, Volume 3, Issue 4, pp 426–441 | Cite as

Psychosocial textuality: Religious identities and textual constructions

  • Stephen Frosh
Original Article


This article tries to articulate what it might mean to talk about a ‘psychosocial’ approach to certain kinds of performative texts. The texts in question are those that are drawn upon by members of specific groups to define their group identity and to lend meaning to individual experiences and to define personal worldviews. It is suggested that ‘psychosocial’ readings, which draw on narrative, discursive and psychoanalytic traditions of interpretation, might embrace a political project of opening out these texts for inspection of the ‘subjugated’ or non-hegemonic narratives embedded in them. This involves constructing grounded readings that, as well as attending to the ‘traces’ of alternative arguments to be found in the texts, also appreciate and engage with the interpretive practices of the communities to which these texts speak. One implication of this is that such psychosocial readings have to embrace both an ‘insider’ and an ‘outsider’ view of such texts, and in particular to deploy a marginal practice that acknowledges and contests traditional or ‘orthodox’ readings.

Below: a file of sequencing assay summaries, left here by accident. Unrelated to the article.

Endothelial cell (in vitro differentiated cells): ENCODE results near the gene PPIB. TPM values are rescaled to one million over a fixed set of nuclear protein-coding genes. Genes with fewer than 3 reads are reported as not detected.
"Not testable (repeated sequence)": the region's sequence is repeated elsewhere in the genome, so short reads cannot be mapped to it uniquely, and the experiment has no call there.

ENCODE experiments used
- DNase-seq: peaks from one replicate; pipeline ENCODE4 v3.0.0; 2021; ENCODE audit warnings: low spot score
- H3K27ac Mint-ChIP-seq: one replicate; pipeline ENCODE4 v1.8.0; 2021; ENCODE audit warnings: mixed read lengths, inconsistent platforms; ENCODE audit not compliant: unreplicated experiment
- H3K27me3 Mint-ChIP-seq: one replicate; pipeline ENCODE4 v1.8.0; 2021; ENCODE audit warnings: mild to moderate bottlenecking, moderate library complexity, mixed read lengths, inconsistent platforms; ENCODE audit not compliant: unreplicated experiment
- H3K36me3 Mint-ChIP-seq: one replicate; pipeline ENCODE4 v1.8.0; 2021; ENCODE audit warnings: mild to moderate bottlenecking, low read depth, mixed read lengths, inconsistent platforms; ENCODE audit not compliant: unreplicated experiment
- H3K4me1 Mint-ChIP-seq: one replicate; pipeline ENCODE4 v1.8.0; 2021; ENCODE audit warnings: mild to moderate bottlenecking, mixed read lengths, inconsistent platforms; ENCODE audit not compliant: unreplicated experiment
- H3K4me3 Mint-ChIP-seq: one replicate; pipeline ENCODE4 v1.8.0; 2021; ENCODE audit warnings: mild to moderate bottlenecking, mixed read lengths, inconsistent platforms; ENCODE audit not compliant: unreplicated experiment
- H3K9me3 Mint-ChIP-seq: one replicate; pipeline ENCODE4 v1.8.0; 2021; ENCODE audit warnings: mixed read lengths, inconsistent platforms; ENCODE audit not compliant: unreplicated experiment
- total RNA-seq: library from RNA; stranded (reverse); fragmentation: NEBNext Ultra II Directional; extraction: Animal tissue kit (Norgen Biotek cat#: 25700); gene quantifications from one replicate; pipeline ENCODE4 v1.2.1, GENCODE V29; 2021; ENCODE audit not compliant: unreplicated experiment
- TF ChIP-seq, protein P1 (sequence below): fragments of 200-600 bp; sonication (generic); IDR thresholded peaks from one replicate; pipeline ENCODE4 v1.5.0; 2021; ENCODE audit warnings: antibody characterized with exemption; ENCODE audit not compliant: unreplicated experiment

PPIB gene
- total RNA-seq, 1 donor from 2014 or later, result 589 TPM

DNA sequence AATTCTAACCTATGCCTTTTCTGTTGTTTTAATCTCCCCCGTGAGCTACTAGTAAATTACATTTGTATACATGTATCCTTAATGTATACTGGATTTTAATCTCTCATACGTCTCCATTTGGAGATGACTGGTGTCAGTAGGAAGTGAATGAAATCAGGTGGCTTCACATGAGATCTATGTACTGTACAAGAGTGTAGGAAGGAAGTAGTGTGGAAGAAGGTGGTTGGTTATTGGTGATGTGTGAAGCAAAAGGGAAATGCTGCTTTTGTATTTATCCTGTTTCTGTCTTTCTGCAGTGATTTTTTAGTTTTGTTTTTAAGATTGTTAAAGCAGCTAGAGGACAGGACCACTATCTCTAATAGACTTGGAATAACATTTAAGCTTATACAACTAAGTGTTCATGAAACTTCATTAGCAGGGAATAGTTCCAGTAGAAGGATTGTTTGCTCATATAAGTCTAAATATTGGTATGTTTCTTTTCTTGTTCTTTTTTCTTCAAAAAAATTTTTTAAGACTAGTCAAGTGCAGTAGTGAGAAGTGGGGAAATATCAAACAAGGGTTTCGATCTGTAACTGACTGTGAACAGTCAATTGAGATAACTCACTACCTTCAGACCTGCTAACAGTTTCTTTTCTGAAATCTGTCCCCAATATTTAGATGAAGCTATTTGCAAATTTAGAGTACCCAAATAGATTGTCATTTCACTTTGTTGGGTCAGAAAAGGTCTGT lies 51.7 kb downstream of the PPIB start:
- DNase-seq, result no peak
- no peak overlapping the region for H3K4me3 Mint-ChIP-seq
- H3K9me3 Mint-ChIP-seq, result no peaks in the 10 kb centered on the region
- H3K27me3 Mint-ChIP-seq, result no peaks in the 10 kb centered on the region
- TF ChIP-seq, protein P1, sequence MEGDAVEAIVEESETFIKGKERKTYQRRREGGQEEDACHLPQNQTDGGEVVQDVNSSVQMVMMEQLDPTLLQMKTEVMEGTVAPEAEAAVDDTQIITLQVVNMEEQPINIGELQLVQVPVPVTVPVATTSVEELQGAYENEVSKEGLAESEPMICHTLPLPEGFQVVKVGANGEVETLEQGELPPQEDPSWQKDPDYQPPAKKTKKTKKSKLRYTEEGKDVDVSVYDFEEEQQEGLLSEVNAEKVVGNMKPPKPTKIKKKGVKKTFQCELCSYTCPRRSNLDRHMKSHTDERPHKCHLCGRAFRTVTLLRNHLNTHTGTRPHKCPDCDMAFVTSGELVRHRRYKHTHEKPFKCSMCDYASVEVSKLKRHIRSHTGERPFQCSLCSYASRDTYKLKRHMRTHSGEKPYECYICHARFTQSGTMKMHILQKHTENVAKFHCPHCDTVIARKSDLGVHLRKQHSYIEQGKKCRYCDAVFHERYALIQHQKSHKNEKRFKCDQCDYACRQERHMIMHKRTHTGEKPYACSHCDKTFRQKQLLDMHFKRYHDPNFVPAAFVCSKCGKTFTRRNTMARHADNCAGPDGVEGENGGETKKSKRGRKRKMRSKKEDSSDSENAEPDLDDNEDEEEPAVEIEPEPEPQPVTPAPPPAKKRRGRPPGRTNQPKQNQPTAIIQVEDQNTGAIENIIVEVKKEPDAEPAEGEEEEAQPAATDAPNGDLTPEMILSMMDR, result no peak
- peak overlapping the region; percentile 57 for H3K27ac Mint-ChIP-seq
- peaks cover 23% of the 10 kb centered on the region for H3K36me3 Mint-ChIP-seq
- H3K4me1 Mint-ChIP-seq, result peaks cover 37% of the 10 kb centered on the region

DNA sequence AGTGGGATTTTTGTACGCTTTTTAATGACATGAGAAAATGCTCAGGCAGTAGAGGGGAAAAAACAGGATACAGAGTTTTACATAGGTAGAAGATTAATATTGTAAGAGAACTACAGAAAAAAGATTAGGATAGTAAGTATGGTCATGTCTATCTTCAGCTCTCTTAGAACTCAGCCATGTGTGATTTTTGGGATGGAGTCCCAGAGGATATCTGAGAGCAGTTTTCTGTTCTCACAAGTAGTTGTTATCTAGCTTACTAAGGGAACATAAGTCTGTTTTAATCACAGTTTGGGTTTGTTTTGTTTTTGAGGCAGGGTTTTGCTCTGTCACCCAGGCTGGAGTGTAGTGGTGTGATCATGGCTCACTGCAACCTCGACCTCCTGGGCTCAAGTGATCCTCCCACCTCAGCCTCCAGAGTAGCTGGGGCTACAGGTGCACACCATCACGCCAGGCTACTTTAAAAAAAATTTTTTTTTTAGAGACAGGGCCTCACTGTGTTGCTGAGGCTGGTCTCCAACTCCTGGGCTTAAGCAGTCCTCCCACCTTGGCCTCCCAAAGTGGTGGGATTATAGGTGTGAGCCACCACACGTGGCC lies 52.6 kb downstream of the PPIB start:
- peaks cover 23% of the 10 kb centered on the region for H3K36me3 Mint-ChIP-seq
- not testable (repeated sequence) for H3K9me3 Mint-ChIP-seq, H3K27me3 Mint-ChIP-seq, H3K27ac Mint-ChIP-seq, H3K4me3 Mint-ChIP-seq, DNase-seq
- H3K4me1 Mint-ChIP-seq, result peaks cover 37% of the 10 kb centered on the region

psychosocial studies diasporic identities religious texts cultural identity 


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Copyright information

© Palgrave Macmillan, a division of Macmillan Publishers Ltd 2010

Authors and Affiliations

  • Stephen Frosh
    • 1
  1. 1.Department of Psychosocial StudiesBirkbeck CollegeLondonUK

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